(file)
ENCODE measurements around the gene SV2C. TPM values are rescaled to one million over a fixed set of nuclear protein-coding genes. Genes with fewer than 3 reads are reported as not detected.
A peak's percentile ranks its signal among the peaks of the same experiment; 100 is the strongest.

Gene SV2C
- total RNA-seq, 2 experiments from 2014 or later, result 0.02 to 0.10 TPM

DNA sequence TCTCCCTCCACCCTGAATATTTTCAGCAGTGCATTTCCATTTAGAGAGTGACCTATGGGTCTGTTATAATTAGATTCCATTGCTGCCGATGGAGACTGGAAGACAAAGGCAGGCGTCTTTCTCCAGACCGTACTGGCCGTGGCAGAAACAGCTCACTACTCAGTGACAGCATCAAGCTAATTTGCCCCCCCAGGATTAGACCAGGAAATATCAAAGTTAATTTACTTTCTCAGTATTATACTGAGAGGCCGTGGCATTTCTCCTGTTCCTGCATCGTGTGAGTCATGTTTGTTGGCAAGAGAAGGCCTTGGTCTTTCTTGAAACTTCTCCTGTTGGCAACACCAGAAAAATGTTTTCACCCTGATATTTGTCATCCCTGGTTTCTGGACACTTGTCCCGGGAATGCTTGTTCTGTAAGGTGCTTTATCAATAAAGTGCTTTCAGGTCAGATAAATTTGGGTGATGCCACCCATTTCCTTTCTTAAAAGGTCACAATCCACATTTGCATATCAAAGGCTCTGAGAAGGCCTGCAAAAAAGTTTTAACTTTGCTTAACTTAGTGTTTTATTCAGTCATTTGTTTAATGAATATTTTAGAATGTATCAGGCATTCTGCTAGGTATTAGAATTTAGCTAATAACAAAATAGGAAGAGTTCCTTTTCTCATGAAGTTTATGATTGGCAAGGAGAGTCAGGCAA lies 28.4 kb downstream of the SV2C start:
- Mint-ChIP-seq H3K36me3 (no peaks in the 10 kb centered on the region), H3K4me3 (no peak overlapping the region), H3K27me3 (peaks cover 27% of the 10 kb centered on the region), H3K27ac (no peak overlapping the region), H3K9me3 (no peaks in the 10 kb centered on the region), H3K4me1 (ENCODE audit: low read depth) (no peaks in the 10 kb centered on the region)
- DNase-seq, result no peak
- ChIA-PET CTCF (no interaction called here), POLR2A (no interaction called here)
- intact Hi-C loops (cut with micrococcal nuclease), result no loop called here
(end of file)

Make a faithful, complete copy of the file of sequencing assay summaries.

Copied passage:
ENCODE measurements around the gene SV2C. TPM values are rescaled to one million over a fixed set of nuclear protein-coding genes. Genes with fewer than 3 reads are reported as not detected.
A peak's percentile ranks its signal among the peaks of the same experiment; 100 is the strongest.

Gene SV2C
- total RNA-seq, 2 experiments from 2014 or later, result 0.02 to 0.10 TPM

DNA sequence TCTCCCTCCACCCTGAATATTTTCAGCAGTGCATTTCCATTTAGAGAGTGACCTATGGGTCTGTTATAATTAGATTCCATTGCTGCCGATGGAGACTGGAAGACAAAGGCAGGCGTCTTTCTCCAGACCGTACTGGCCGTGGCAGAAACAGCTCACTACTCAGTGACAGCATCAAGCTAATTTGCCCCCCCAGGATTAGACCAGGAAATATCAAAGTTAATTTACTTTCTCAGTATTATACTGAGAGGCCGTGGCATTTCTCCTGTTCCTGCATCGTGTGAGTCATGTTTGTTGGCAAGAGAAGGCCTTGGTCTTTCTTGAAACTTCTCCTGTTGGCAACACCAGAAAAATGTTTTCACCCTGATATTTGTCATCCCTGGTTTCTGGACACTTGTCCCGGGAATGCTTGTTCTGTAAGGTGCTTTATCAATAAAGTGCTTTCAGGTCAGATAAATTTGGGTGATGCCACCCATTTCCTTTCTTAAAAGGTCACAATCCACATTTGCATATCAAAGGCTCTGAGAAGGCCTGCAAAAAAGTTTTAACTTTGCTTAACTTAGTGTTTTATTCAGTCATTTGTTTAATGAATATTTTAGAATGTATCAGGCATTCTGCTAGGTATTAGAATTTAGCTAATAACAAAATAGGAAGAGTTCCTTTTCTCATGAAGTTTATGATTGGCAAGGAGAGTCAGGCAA lies 28.4 kb downstream of the SV2C start:
- Mint-ChIP-seq H3K36me3 (no peaks in the 10 kb centered on the region), H3K4me3 (no peak overlapping the region), H3K27me3 (peaks cover 27% of the 10 kb centered on the region), H3K27ac (no peak overlapping the region), H3K9me3 (no peaks in the 10 kb centered on the region), H3K4me1 (ENCODE audit: low read depth) (no peaks in the 10 kb centered on the region)
- DNase-seq, result no peak
- ChIA-PET CTCF (no interaction called here), POLR2A (no interaction called here)
- intact Hi-C loops (cut with micrococcal nuclease), result no loop called here